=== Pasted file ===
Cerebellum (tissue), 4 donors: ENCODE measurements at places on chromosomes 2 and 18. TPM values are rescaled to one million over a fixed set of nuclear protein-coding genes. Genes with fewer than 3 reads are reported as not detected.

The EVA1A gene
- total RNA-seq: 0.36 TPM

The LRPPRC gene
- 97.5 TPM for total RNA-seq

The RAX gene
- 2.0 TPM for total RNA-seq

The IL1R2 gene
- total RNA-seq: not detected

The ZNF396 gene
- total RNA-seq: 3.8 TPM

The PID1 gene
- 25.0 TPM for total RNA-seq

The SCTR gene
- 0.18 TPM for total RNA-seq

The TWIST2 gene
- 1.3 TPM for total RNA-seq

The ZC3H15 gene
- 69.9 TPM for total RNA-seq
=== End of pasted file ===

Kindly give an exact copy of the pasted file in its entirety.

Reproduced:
Cerebellum (tissue), 4 donors: ENCODE measurements at places on chromosomes 2 and 18. TPM values are rescaled to one million over a fixed set of nuclear protein-coding genes. Genes with fewer than 3 reads are reported as not detected.

The EVA1A gene
- total RNA-seq: 0.36 TPM

The LRPPRC gene
- 97.5 TPM for total RNA-seq

The RAX gene
- 2.0 TPM for total RNA-seq

The IL1R2 gene
- total RNA-seq: not detected

The ZNF396 gene
- total RNA-seq: 3.8 TPM

The PID1 gene
- 25.0 TPM for total RNA-seq

The SCTR gene
- 0.18 TPM for total RNA-seq

The TWIST2 gene
- 1.3 TPM for total RNA-seq

The ZC3H15 gene
- 69.9 TPM for total RNA-seq